With the exception of the rolls themselves, combine all ingredients in a medium-sized bowl.
Split each roll nearly in half but do not cut all the way through, remove a little bread and fill rolls with meat mixture. Wrap each filled roll in heavy wax paper; twist ends tightly together.
Place wrapped rolls in the preheated oven for 10-15 minutes or until warm. Makes enough for 16 rolls.
[Note, this recipe was contributed to the Gold Nuggets in Cookery book by a “Carol Links” – it seems important to give her the credit here.]
One Egg Cake, “Easiest Ever / Economical – yet Elegant,” likely from a Softasilk ad, considering the product’s prominent placement, circa 1950s; adapted slightly for 2012
- 2 cups sifted Softasilk cake flour
- 1 ¼ cups sugar
- 2 ½ teaspoons baking powder
- 1 teaspoon salt
- 1/3 cup “soft shortening (such as Crisco, Snowdrift, Spry, Swift’ning)” or butter
- 1 teaspoon vanilla extract
- 1 cup milk
- ¼ cup unbeaten egg (equivalent of 1 large egg)
Preheat oven to 350 degrees (moderate). Grease well and dust with flour a square pan, 9x9x1¾ inches. Sift dry ingredients into a bowl. Add shortening, vanilla and 2/3 of the milk. Beat for 2 minutes, medium speed on a mixer, or 300 vigorous strokes by hand. Scrape sides and bottom of bowl constantly. Add rest of milk and egg. Beat 2 more minutes, scraping bowl constantly. Pour into prepared pan.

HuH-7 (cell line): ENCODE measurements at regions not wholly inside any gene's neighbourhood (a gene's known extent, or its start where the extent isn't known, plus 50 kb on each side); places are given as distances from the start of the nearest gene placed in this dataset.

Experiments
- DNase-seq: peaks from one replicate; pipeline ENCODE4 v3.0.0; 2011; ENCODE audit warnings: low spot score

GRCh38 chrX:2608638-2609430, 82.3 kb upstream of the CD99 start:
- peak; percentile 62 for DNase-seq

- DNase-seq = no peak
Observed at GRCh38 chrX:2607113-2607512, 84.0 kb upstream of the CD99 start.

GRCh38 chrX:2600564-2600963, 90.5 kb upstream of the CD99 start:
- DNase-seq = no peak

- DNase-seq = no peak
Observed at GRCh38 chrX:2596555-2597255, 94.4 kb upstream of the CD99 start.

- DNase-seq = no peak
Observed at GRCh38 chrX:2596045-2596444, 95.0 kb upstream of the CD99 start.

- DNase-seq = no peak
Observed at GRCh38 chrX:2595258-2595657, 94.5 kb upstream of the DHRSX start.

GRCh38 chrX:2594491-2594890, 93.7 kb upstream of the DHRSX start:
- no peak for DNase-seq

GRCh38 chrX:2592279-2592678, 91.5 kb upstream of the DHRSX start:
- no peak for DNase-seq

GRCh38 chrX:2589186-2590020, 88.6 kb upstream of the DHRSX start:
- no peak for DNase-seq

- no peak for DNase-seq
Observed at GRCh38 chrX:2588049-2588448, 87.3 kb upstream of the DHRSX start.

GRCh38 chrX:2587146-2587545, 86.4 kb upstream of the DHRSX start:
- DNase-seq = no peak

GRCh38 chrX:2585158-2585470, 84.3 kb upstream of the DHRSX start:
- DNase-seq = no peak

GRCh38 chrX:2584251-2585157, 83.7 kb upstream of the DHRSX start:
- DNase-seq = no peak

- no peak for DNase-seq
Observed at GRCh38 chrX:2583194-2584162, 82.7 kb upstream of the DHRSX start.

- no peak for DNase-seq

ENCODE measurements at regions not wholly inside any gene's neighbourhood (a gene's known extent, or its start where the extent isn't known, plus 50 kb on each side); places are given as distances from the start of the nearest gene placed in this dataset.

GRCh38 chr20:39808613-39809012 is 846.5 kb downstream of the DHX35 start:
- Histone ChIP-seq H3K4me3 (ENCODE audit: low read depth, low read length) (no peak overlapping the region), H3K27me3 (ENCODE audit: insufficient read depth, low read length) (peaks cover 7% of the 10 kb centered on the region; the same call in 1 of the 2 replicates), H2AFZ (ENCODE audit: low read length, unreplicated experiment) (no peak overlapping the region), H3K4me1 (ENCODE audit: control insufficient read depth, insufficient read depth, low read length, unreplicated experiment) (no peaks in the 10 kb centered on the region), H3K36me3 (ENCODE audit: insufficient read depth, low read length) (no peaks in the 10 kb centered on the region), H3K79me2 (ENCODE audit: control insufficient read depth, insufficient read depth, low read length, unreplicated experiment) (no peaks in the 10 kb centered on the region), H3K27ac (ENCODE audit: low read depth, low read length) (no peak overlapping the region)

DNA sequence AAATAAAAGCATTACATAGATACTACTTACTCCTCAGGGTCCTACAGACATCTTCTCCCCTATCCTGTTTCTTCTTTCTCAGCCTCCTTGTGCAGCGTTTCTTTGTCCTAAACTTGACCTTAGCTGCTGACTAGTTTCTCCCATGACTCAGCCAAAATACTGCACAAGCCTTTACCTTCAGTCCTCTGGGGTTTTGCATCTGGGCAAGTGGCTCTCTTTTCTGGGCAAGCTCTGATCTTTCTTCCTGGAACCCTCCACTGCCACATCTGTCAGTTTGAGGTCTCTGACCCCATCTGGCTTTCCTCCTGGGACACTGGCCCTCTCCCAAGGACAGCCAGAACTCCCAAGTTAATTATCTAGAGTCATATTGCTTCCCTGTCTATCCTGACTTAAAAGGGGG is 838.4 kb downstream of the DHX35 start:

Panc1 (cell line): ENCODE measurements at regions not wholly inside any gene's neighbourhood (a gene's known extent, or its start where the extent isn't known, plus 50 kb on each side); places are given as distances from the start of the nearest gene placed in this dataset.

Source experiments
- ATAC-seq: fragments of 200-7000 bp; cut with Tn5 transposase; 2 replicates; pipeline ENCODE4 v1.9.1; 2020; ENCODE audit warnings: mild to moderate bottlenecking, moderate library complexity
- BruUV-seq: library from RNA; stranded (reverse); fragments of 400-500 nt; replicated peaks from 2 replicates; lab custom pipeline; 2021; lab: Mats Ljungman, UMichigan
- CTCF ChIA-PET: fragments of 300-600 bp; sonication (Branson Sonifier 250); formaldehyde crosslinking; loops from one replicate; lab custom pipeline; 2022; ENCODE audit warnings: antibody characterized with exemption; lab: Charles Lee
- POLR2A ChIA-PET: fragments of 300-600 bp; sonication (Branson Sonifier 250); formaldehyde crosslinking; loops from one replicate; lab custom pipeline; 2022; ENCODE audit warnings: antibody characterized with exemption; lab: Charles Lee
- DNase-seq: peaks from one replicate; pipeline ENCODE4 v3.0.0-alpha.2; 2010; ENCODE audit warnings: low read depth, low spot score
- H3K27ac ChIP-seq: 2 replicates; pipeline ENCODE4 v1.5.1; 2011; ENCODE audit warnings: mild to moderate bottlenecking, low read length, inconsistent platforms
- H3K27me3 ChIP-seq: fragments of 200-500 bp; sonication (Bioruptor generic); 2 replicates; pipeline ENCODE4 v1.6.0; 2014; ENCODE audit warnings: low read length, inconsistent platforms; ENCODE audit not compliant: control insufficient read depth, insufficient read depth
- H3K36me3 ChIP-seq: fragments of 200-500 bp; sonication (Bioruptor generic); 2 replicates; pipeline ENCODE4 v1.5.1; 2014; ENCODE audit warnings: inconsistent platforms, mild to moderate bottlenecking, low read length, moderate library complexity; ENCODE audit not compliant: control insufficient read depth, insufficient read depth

Bake 30-35 minutes. Finish with your favorite icing or one of the toppings below.
NOTE: Cake may be baked in 2 round layer pans, 8×1½ inches, for 25-30 minutes at 350 degrees.
Orange Glaze… Mix ¼ cup orange juice, ½ teaspoon grated orange rind, 1 cup sifted confectioners’ sugar. Let stand on top of oven while baking cake, stirring occasionally. Leave cake in pan. With fork, prick holes through cake to bottom. Pour warm glaze over the top.
Broiled Topping [Mom’s favorite]… Mix 3 tablespoons butter or other shortening, melted or softened, 1/3 cup brown sugar (packed), 2 tablespoons cream or top milk, ½ cup Wheaties or coconut, if desired, and ¼ cup chopped nuts. Spread on baked cake. Place about 3 inches under broiler (low heat) until mixture bubbles and browns (3 to 5 minutes). Do not burn.
[There’s a final topping option that involves chocolate, but the recipe is too tattered to make out the ingredients or instructions.]